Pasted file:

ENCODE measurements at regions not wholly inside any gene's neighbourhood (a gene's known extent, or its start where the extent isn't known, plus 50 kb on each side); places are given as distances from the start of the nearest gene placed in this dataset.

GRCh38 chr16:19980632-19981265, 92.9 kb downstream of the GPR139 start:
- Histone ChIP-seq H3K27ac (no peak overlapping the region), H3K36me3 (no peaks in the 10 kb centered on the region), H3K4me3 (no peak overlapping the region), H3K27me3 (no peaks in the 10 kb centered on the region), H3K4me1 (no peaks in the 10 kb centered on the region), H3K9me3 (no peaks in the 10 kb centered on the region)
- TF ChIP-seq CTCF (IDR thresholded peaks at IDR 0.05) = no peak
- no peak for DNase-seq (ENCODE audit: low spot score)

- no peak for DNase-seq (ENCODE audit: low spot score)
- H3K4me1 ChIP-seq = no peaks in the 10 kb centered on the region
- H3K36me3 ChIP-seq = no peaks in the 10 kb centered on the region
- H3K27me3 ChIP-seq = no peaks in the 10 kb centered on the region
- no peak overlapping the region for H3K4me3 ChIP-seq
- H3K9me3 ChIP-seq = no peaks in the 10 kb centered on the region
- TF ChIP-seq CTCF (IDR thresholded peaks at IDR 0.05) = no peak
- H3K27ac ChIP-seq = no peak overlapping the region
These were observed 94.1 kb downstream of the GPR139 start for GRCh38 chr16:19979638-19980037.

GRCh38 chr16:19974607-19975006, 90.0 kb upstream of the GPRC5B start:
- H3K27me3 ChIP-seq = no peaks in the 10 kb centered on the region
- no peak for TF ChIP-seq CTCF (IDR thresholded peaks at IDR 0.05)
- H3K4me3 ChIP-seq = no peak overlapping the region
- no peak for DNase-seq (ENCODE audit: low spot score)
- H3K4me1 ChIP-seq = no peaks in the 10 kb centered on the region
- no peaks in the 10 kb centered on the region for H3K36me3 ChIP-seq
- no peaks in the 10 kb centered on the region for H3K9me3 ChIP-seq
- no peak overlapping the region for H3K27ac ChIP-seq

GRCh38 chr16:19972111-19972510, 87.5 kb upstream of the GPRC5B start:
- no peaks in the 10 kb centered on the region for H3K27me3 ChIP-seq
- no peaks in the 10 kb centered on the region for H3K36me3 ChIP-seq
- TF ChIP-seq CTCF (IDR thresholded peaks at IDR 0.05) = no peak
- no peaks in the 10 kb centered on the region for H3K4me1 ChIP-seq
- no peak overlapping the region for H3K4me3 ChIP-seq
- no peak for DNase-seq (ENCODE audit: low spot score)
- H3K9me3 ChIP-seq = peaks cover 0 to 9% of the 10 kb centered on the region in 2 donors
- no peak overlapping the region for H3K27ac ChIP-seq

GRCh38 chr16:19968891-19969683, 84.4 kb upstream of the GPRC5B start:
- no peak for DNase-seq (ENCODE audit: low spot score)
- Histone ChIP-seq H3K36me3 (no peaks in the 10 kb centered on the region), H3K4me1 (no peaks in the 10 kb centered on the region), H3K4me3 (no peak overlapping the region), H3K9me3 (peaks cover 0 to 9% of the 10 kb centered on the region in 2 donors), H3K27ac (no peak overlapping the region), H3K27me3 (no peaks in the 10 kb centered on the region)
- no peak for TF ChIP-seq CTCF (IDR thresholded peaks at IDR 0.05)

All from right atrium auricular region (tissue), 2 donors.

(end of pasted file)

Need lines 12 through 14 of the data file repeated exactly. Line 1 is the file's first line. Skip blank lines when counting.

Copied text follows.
- TF ChIP-seq CTCF (IDR thresholded peaks at IDR 0.05) = no peak
- H3K27ac ChIP-seq = no peak overlapping the region
These were observed 94.1 kb downstream of the GPR139 start for GRCh38 chr16:19979638-19980037.